The great church historian Jaroslav Pelikan famously said, “Tradition is the living faith of the dead; traditionalism is the dead faith of the living.” I’ve always liked this quote. It gets right to the point. And like all such pithy quotes, it also rewards further consideration.
On the Byzantine liturgical calendar, the third Sunday of Pascha celebrates the feast of the Holy Myrrhbearers—the women who came “early in the morning on the first day of the week” to anoint Jesus’ body after his crucifixion. This year it happened to fall on the same day as the feast of St John the Evangelist, or “John the Theologian” as he is called in the Orthodox Church. The coincidence of these feasts invites us to think deeply about the meaning of tradition.
The Myrrhbearers were among the only followers of Jesus present at his crucifixion, not just watching from a safe distance. The women saw Christ on the cross; they saw the empty tomb. When they encountered the angel in the tomb, he told them to go and proclaim to the disciples that the Lord had risen from the dead. They are the first “traditioners” of the Gospel. Without these women, the faith of the church would not exist. Tradition is a word whose root means “handing down.” What is the “living faith” they handed down?
Tradition or transferral?
I recently got a new smartphone. My previous phone was about seven generations old, which I think makes it 150 years old in iPhone years. I was pleasantly surprised at how easy it was to transfer the information—the pictures, the contacts, the data—from my old phone to my new one. You simply connect to the cloud and move the data. It’s seamless.
This is not what tradition is like in the life of the church: just a transfer of data from one person to another, from one brain to another. That is because the content of the tradition is not just information about God, or correct words and ritual forms. It is rather a living encounter with God, with the crucified and risen Lord, in the Holy Spirit.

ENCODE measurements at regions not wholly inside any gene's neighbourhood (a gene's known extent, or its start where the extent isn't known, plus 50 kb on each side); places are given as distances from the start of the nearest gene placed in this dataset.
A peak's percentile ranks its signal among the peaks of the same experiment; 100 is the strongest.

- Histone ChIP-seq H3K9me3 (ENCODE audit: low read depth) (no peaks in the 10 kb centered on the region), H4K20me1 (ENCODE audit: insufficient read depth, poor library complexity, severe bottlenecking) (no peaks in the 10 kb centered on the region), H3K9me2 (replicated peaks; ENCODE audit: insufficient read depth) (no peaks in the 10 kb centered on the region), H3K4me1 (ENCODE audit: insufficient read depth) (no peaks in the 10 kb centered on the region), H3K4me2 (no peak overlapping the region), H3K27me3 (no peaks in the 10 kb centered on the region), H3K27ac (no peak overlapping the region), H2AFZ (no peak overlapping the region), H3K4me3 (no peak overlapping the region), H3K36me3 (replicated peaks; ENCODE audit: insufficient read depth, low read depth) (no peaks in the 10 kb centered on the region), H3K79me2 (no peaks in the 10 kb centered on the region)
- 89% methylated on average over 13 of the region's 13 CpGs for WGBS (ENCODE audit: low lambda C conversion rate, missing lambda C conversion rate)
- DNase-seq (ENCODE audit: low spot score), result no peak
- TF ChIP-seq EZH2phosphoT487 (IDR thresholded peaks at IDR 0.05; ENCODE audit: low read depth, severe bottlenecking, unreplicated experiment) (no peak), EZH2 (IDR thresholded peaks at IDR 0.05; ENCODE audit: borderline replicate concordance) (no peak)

When the Myrrhbearers encountered the empty tomb, their minds were scrambled. Their whole lives had to become different. The experience of the cross and the empty tomb was not just a data point that was seamlessly transferred to their brains. No, it prompted a reprogramming of their whole life. This is what the Myrrhbearers communicated to the disciples: a new life.
St John and tradition
St John has the distinction of being the sole member of the twelve male disciples who was present at the crucifixion. Like the Myrrhbearers, he too was an eyewitness. The first epistle of John speaks to the significance of that encounter for passing down the tradition. The epistle opens like this:
That which was from the beginning, which we have heard, which we have seen with our eyes, which we have looked upon, and our hands have handled, concerning the Word of life, the life was manifested, as we have seen, and bear witness, and declare to you that eternal life which was with the Father and was manifested to us. (1 John 1:1-2)
Leaving aside for the moment the disputed scholarly question of the its authorship, the Johannine letter corresponds to the experience of St. John by the cross, and his encounter with Christ after the resurrection. He repeats it again and again: the proclamation being “traditioned” was seen and heard and touched with hands and fingers.
The new life that this encounter prompts us to live is what John calls, “eternal life.” Eternal life this is not simply life after death. It is the life that was “manifested.” Eternal life is already beginning right now, today. It is this new life that is passed down in tradition.
To be a part of the living tradition of the dead means to have such an encounter such that we live in eternal life. The tradition is not only a thing to be kept and preserved, but also to be embodied in speech and action in our common life. It is that encounter with God that the church’s dogma, its liturgy, even the Scriptures themselves, authentically witness to. But without that encounter, they are but empty words and rituals.
Rev. Dr. Mark Roosien is Lecturer in Liturgical Studies at the Yale Institute of Sacred Music and Yale Divinity School and a deacon in the Orthodox Church in America.